Cell culture media used in biopharmaceutical production have come a long way over the last few decades. Arguably the single biggest change has been the shift from complex animal-derived compositions to chemically defined media that are safer, more consistent and deliver higher levels of performance. In this interview with Dr. Martin Schilling from Evonik Health Care, key solubility, stability and other challenges that still face many media developers and biopharma companies are reviewed.
What are biopharma customers looking for most these days for their cell culture media?
“With the further development of cell culture media and processes, the requirements on ingredient purity, consistency and global supply security are further increasing. The use of highly purified amino acids continues to be essential to cell culture media by serving as primary protein building blocks. They are chemically defined and compared to previously used protein hydrolysates provide consistency, however, limitations in stability and solubility of some amino acids can become major barriers to further media and process improvement. At Evonik, we are helping customers to overcome these challenges by offering a range of chemically defined dipeptides,” Dr. Schilling said.
What’s different between the use of normal amino acids for cell culture and dipeptides?
“cQrex® dipeptides have been designed to overcome solubility and stability limitations of amino acids in cell culture media. Being natural precursors of amino acids, they are hydrolyzed to free amino acids during the process. They are now well established in the industry and open up a world of new possibilities for process simplification and intensification, such as in the context of fed-batch and perfusion processes . That is why we call them ‘performance boosters’. We have decades of expertise in manufacturing these ingredients at large-scale based on powerful technology platforms to meet the needs of customers around the world. We can also provide customer support that leverages our in-depth product, regulatory and application know-how,” Dr. Schilling said.
When it comes to addressing poor solubility, what are some key areas of focus?
“L-tyrosin and L-cystine in particular can exhibit poor solubility in water and media and impose limitations to media and process optimization. They often cannot be prepared at the desired concentration at neutral pH. The use of extreme pH values to increase solubility is often used. But there are many drawbacks to that, including the need for separate feed tanks, pH control, excess salt and the risk of precipitation in the bioreactor. To improve the solubility of L-tyrosine and L-cystine, we offer a selection of dipeptides. cQrex® GY (glycyl-L-tyrosine) and AY (L-alanyl-L-tyrosine) for example can increase solubility at neutral pH by up to 50 times compared to free L-tyrosine. Because these peptides are efficiently taken up and metabolized by the cell, full replacement of L-tyrosine is also possible. Another alternative is cQrex® AC (N,N'-di-L-Alanyl-L-cystine), which increases the solubility of L-cystine by more than 20 times. This dipeptide can be efficiently taken up and metabolized as a source of cysteine. It also acts as a stabilizer in basal media to prevent precipitation of free L-cystine under oxidizing conditions,” Dr. Schilling said.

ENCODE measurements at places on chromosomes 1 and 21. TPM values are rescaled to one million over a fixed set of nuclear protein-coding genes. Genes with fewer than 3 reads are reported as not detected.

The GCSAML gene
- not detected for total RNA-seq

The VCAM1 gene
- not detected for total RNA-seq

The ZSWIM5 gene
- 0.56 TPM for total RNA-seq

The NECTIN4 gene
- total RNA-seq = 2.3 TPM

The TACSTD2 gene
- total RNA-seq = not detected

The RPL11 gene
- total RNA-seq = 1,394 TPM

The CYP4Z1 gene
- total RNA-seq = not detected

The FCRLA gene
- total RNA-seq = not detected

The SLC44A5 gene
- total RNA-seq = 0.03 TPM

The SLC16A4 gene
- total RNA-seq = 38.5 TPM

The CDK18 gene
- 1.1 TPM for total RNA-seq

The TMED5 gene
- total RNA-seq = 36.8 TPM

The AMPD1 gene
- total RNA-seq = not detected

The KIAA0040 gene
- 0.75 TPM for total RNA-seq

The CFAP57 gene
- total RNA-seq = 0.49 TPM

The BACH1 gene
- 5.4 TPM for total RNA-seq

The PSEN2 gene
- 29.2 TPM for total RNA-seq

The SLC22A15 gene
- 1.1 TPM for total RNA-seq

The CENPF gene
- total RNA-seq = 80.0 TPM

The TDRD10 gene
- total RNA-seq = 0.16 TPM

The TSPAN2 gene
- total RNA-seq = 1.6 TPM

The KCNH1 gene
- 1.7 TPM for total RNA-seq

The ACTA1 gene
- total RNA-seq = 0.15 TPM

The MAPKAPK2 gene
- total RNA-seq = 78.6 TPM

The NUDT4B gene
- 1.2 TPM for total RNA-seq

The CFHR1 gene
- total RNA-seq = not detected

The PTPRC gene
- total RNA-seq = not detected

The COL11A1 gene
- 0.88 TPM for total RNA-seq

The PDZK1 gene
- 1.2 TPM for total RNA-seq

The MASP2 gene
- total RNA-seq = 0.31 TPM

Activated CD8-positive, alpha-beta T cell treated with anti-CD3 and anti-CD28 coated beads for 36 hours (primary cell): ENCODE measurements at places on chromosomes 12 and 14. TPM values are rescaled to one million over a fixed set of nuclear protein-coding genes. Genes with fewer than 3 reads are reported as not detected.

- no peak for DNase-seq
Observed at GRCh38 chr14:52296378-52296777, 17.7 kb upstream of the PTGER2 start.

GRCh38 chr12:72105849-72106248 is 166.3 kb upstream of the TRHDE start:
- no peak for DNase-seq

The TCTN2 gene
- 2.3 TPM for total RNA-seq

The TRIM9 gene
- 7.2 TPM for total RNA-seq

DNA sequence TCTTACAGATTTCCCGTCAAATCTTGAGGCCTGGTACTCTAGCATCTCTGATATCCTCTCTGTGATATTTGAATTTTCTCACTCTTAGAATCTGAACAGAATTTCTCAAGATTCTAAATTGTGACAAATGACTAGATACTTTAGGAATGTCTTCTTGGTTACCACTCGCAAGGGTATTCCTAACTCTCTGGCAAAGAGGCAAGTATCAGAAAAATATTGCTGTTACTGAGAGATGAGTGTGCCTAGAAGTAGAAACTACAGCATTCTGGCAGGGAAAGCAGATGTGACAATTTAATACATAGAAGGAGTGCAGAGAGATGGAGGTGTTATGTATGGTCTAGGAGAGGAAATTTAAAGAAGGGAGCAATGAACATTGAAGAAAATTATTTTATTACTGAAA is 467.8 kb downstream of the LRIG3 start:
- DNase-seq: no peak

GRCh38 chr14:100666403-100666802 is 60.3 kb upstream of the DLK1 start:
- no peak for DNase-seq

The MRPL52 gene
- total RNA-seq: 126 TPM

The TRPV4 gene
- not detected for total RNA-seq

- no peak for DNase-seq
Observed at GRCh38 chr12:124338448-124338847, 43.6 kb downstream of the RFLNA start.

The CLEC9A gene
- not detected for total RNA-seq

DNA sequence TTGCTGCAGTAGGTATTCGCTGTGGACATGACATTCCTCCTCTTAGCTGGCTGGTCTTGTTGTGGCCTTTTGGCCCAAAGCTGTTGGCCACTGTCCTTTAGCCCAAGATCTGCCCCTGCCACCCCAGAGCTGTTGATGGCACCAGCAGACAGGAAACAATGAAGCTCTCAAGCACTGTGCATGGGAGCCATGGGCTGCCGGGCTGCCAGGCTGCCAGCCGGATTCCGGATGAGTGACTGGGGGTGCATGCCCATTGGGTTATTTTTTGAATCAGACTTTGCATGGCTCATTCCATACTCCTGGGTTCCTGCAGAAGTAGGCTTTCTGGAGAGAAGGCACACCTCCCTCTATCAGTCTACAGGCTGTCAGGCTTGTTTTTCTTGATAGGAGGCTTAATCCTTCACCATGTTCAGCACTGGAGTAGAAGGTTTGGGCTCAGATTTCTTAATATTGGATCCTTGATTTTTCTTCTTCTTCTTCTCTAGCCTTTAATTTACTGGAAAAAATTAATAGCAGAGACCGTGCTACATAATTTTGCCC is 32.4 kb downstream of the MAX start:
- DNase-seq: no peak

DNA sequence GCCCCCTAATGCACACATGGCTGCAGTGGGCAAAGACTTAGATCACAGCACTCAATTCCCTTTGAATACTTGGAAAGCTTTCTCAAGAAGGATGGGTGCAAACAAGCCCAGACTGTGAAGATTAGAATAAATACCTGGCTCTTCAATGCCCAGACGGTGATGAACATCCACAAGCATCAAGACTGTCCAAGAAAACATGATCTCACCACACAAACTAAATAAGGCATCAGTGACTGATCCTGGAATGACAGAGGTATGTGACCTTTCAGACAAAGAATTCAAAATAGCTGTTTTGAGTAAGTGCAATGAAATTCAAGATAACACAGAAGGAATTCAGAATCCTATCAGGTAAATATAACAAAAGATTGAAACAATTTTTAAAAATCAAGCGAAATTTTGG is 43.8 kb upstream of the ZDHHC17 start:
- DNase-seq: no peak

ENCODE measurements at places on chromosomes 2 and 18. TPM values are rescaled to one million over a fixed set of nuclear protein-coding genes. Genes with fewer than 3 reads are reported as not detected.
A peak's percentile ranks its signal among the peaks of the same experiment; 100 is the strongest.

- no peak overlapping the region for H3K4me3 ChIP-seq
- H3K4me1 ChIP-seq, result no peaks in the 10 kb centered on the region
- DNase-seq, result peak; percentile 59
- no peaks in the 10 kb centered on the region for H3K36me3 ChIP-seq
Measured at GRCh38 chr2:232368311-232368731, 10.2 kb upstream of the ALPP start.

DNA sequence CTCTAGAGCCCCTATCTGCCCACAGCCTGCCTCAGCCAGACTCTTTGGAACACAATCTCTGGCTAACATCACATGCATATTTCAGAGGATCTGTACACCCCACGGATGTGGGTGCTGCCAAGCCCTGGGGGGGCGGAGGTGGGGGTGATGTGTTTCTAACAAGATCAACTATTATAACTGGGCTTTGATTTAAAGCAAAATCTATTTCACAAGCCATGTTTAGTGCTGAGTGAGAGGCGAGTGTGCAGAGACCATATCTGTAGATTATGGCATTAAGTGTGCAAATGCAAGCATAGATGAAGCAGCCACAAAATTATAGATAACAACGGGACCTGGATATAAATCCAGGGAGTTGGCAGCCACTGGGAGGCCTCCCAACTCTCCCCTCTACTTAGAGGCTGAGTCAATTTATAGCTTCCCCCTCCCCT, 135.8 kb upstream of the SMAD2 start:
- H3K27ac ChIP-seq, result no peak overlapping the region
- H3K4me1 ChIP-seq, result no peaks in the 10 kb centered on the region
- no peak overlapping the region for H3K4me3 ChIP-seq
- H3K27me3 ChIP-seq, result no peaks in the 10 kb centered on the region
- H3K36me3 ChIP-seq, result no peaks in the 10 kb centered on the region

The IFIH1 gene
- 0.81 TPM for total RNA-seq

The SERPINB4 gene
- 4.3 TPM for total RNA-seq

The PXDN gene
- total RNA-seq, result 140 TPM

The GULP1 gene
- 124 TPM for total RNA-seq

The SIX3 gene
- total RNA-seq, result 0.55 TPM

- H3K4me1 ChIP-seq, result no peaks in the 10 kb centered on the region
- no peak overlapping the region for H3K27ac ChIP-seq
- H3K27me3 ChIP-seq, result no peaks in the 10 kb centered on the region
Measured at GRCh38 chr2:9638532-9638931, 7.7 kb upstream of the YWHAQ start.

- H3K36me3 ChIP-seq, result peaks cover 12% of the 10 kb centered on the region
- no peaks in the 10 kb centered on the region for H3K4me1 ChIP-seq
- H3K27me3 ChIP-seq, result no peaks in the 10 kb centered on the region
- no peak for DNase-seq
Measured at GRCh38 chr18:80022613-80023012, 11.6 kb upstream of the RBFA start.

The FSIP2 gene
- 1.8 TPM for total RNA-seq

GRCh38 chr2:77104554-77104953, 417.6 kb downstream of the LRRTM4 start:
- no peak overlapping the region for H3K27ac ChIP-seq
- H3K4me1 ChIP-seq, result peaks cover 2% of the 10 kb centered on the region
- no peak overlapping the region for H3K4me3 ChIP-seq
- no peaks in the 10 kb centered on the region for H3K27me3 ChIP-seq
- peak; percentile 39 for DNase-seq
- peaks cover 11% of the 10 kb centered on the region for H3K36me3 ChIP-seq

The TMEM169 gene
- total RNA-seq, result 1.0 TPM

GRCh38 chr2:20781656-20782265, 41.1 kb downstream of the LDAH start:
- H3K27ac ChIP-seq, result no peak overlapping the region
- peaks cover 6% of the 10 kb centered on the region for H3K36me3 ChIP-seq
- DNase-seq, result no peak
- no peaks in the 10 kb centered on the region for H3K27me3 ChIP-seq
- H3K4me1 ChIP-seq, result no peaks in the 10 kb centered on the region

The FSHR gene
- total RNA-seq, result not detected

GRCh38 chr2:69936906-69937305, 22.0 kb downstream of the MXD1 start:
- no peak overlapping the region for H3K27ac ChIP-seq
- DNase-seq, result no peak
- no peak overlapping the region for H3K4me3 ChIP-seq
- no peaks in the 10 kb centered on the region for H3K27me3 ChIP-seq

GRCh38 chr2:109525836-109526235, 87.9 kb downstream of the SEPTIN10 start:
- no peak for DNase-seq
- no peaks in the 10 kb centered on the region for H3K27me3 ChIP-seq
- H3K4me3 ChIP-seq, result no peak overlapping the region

What is the best way to help stabilize chemically labile amino acids such as glutamine?
“L-glutamine is a great example of an amino acid that exhibits limited chemical stability in water or equivalent solutions. This tendency to easily degrade can lead to elevated levels of ammonia and glutamic acid or pyroglutamate, which can have a detrimental impact on cell culture performance. Levels of product quality and long-term stability in liquid media or feeds can also be adversely affected. We offer a selection of dipeptides to stabilize L-glutamine, including cQrex® AQ (L-alanyl-L-glutamine), GQ (glycyl-L-glutamine) and AAQ (N-acetyl-L-alanyl-L-glutamine) that are used to replace free glutamine in basal media or feeds. Uptake and dipeptide conversion differ between these glutamine dipeptides and process performance can be optimized by choosing the right glutamine dipeptide for the right cell line and application,” Dr. Schilling said.
What’s the best way for biopharma companies experiencing a problem to get in touch?
“Evonik is one of the world’s leading specialty chemical companies. We have teams of experts all around the world that are able to speak to you on the phone for an initial consultation or email exchange. A lot of customers also appreciate the free sample kit of our dipeptides from which they can conduct initial feasibility studies,” Dr. Schilling said.